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    ABSTRACT: Molecular genetic assays for the detection of the JAK2 V617F (c.1849G>T) and other pathogenetic mutations within JAK2 exon 12 and MPL exon 10 are part of the routine diagnostic workup for patients presenting with erythrocytosis, thrombocytosis or otherwise suspected to have a myeloproliferative neoplasm. A wide choice of techniques are available for the detection of these mutations, leading to potential difficulties for clinical laboratories in deciding upon the most appropriate assay, which can lead to problems with inter-laboratory standardization. Here, we discuss the most important issues for a clinical diagnostic laboratory in choosing a technique, particularly for detection of the JAK2 V617F mutation at diagnosis. The JAK2 V617F detection assay should be both specific and sensitive enough to detect a mutant allele burden as low as 1-3%. Indeed, the use of sensitive assays increases the detection rate of the JAK2 V617F mutation within myeloproliferative neoplasms. Given their diagnostic relevance, it is also beneficial and relatively straightforward to screen JAK2 V617F negative patients for JAK2 exon 12 mutations (in the case of erythrocytosis) or MPL exon 10 mutations (thrombocytosis or myelofibrosis) using appropriate assays. Molecular results should be considered in the context of clinical findings and other haematological or laboratory results.
    British Journal of Haematology 10/2012; 160(1). DOI:10.1111/bjh.12075 · 4.71 Impact Factor
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    • "(Abdel-Wahab et al, 2009; Delhommeau et al, 2009; Jankowska et al, 2009; Kosmider et al 2009, Tefferi, et al 2009), RUNX1 (Ernst et al, 2010; Gelsi-Boyer et al, 2008; Kuo et al, 2009), JAK2 (Jelinek et al, 2005; Renneville et al, 2006; Steensma et al, 2005; Szpurka et al, 2006; Tyner et al, 2009), ASXL1 (Boultwood et al, 2010a; Gelsi-Boyer et al, 2009) and/or CBL (Dunbar et al, 2008; Grand et al, 2009; Loh et al, 2009; Makishima et al, 2009; Sanada et al, 2009). Only studies reporting data for 5 CMML or more were taken into account. "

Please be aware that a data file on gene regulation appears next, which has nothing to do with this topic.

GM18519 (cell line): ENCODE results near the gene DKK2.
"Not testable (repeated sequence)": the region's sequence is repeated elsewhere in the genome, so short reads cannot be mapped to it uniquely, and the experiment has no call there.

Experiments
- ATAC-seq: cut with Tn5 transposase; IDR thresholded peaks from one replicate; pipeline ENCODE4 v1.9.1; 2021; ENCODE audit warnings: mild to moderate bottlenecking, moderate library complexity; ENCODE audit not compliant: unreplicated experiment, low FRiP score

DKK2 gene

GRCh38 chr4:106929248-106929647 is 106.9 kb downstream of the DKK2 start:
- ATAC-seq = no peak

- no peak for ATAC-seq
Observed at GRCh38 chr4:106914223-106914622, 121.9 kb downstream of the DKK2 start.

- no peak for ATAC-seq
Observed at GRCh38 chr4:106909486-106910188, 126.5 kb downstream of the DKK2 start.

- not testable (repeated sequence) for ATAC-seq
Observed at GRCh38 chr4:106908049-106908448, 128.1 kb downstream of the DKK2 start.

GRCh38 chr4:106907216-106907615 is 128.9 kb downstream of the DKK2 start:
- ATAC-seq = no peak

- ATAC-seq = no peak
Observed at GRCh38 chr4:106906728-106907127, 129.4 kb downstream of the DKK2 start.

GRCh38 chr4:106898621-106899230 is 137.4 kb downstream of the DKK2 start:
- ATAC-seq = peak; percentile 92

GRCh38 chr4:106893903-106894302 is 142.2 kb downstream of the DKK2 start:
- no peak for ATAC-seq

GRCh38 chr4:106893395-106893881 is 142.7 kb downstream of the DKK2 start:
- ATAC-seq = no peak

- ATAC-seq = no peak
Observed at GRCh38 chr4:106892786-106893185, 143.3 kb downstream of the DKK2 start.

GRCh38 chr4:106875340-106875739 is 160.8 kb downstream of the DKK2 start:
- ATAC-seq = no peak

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    ABSTRACT: JMML and CMML are rare myelodysplastic/myeloproliferative neoplasms occurring at both ends of life. To investigate relationships between JMML and CMML, genes recently involved in CMML were studied in 68 JMML patients. Mutations in TET2, RUNX1 and JAK2(V617F) are involved in myelodysplastic and/or myeloproliferative syndromes, and more specifically in CMML but were not found in JMML. Pangenomic analysis by SNP-array showed no abnormality at these loci. Three frameshift mutations of ASXL1 leading to a truncated protein were found in three patients (4%) with late onset JMML displaying also RAS activating mutations. Homozygous mutations of CBL with 11q loss of heterozygosity were found in five (7%) JMML. CBL substitutions were different from those reported in CMML, exclusive from other RAS activating mutations, and were germline in all patients. Overall, the pattern of genetic lesions observed in JMML differed from that of CMML. Although signalling deregulation is involved in CMML, transcriptional deregulation seems to play a pivotal role, with mutation of RUNX1, ASXL1 or TET2. Conversely, none of these genes involved in transcription or chromatin remodelling was found to be significantly altered in JMML, while CBL mutations confirm the central role of RAS and growth factor signalling deregulation in JMML.
    British Journal of Haematology 10/2010; 151(5):460-8. DOI:10.1111/j.1365-2141.2010.08393.x · 4.71 Impact Factor